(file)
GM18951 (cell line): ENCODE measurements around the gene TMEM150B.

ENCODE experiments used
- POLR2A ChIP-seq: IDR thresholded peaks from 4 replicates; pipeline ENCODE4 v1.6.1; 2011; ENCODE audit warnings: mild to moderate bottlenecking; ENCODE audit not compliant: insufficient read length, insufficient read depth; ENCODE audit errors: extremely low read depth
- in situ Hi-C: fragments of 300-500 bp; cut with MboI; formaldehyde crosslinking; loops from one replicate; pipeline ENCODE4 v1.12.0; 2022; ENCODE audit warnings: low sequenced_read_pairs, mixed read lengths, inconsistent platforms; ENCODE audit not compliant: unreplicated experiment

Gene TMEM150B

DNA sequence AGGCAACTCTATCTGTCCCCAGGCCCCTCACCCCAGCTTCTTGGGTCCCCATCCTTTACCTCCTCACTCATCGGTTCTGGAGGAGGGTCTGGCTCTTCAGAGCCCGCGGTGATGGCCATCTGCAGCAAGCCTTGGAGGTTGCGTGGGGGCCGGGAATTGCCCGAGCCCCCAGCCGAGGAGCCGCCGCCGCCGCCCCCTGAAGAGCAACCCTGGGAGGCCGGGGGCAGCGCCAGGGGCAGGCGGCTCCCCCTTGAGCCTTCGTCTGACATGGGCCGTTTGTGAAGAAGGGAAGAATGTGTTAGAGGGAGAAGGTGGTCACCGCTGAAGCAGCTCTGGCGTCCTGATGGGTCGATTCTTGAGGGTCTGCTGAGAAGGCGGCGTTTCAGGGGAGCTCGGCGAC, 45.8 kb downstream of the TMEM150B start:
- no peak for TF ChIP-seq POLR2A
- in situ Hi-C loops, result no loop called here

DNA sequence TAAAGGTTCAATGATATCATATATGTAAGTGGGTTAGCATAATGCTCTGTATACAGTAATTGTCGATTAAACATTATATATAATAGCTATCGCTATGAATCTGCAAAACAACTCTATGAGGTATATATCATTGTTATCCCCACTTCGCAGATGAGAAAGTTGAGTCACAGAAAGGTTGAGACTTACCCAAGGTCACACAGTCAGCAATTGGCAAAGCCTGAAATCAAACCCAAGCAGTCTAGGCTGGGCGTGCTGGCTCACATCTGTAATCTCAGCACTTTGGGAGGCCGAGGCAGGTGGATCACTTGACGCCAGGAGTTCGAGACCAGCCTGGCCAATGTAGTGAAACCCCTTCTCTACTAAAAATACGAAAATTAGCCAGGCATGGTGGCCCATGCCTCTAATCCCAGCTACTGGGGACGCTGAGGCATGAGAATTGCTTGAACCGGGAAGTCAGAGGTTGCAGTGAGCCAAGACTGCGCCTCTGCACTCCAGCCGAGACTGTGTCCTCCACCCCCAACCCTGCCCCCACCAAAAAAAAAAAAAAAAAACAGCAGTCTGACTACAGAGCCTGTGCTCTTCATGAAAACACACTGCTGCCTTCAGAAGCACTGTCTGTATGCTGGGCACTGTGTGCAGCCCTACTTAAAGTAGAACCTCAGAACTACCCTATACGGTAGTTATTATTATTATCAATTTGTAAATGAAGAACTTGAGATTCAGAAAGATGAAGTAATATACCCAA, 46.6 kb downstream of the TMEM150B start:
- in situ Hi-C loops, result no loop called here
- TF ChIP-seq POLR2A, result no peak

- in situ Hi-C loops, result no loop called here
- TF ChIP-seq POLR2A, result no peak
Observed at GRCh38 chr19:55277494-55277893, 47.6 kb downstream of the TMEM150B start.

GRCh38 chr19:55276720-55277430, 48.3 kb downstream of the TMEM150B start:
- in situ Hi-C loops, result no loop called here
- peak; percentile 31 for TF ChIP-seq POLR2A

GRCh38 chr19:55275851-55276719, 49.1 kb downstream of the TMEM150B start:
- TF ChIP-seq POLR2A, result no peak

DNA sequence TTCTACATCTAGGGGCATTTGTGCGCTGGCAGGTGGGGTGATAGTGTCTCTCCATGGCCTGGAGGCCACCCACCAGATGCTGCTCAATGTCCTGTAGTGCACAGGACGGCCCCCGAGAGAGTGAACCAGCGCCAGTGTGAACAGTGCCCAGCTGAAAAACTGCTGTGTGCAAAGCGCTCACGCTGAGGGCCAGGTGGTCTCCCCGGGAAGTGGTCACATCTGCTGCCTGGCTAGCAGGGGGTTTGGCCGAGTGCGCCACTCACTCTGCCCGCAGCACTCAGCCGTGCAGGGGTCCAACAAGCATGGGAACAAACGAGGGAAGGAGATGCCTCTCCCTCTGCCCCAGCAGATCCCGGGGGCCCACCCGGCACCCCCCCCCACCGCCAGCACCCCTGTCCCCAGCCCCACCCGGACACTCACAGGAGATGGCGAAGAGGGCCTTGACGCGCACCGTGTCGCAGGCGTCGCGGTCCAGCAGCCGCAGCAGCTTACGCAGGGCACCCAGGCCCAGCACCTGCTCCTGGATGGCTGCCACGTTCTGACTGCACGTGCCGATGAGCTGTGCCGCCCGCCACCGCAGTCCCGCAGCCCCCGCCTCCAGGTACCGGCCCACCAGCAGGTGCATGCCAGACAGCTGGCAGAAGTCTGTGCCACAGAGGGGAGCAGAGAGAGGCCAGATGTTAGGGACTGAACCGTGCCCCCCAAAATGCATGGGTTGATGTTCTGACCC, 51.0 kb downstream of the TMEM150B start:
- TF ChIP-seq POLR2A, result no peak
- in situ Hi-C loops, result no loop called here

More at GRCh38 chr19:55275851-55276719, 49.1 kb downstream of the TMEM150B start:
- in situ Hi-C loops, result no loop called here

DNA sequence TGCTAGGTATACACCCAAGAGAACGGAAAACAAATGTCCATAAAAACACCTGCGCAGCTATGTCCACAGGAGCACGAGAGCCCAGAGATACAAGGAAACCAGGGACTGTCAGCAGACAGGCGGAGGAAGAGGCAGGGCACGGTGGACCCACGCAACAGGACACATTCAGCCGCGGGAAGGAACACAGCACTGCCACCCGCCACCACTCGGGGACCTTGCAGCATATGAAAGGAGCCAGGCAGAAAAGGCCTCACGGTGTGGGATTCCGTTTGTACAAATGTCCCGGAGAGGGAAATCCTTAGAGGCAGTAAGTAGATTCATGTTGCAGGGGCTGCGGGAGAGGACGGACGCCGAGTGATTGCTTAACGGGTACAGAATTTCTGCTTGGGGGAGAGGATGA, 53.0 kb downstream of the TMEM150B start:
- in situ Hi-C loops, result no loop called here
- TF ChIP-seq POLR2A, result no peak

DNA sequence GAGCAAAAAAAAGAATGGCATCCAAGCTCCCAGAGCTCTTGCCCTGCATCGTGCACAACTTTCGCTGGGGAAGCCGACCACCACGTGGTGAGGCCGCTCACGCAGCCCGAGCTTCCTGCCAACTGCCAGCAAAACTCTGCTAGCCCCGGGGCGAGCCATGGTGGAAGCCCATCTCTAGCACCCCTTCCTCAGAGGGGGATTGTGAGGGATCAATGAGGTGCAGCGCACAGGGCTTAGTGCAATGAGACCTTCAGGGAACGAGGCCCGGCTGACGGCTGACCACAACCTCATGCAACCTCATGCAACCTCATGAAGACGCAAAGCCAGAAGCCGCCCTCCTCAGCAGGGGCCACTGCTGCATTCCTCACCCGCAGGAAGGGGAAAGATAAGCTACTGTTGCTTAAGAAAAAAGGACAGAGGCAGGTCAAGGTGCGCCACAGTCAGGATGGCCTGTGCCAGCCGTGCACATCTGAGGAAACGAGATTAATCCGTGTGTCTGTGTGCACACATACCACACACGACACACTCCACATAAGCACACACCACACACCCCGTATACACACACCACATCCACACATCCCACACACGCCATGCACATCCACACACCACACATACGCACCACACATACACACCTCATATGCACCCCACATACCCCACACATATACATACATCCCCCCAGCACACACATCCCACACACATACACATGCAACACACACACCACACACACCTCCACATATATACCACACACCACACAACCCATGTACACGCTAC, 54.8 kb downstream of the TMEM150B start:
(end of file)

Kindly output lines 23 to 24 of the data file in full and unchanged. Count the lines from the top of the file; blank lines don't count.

More at GRCh38 chr19:55275851-55276719, 49.1 kb downstream of the TMEM150B start:
- in situ Hi-C loops, result no loop called here